A comment on medication adherence in geriatric patients: A reply to Abarazi et al. (2017)
Department of Community Medicine, Maulana Azad Medical College, New Delhi, India
|Date of Web Publication||10-Jan-2018|
Dr. Saurav Basu
Department of Community Medicine, Maulana Azad Medical College, New Delhi
Source of Support: None, Conflict of Interest: None
|How to cite this article:|
Basu S. A comment on medication adherence in geriatric patients: A reply to Abarazi et al. (2017). J Edu Health Promot 2018;7:108
|How to cite this URL:|
Basu S. A comment on medication adherence in geriatric patients: A reply to Abarazi et al. (2017). J Edu Health Promot [serial online] 2018 [cited 2020 May 27];7:108. Available from: http://www.jehp.net/text.asp?2018/7/1/108/238366
The article by Abazari et al. (2017) reports the adherence to drug therapy in older geriatric populations in Iran. The study generates important evidence regarding medication adherence in the geriatric population which is particularly at risk of developing noncommunicable diseases However, there is a methodological concern regarding the study which is discussed below.
The geriatric population could suffer from several disease conditions such as diabetes, hypertension, chronic obstructive pulmonary disease, lipid disorders, and osteoporosis which require drug administration for durations extending till the end of life. Several comorbid conditions are often found in geriatric patients. The Abarazi (2017) study evaluated self-reported medication adherence jointly for all these distinct medical conditions although the 8-item Morisky Medication Adherence Scale-8 is validated only for individual disease conditions such as hypertension and diabetes., The Abarazi (2017) study, therefore, is unable to distinguish between the extent of medication adherence in a condition like diabetes from that of another like hypertension. Furthermore, the authors could have also explored the association of comorbidity with medication adherence. This is because comorbidity, like the presence of both diabetes and hypertension in the same subject, can impede medication adherence due to factors like increasing regimen complexity. Furthermore, the high pill burden could deter adherence as patients may perceive the risk of adverse effects from taking too many medications. Patient adherence to different disease conditions can also be influenced by their perceived susceptibility to the disease complications which can vary for different diseases as per the Health Belief Model.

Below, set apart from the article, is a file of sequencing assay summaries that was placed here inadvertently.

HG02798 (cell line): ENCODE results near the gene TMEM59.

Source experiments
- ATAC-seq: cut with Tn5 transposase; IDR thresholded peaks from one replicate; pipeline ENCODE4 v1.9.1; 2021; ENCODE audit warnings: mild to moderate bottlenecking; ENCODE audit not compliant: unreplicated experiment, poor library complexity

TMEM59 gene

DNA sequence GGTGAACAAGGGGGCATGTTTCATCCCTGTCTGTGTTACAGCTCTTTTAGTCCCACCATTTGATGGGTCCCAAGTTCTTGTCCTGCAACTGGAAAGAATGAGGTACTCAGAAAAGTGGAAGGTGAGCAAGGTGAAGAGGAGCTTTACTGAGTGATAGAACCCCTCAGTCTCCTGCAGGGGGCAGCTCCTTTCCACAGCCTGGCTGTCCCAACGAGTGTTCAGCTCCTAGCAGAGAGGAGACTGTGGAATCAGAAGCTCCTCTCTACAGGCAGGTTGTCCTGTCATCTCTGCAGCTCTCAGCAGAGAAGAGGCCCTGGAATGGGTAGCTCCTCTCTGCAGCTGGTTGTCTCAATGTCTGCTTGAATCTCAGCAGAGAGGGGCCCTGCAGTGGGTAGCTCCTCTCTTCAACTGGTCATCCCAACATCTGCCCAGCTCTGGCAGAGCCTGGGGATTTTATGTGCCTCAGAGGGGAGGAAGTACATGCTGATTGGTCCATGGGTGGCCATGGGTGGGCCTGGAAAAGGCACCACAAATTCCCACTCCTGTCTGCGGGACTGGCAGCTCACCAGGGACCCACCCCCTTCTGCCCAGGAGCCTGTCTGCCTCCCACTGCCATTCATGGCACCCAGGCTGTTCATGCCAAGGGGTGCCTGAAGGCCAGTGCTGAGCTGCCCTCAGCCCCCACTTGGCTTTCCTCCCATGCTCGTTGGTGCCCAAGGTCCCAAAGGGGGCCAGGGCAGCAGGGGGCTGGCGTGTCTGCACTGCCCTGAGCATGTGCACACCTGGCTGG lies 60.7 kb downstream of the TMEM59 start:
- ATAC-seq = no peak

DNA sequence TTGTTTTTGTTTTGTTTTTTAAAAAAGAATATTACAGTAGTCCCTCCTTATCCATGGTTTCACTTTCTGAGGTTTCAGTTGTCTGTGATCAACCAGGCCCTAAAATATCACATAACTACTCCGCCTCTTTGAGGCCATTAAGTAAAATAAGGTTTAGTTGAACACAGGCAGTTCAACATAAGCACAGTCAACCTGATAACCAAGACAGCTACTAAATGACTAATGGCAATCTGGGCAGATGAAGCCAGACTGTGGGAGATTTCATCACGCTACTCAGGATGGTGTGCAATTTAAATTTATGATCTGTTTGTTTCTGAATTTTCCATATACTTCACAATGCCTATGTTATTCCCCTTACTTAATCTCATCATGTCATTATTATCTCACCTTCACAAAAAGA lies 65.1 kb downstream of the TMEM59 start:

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| References|| |
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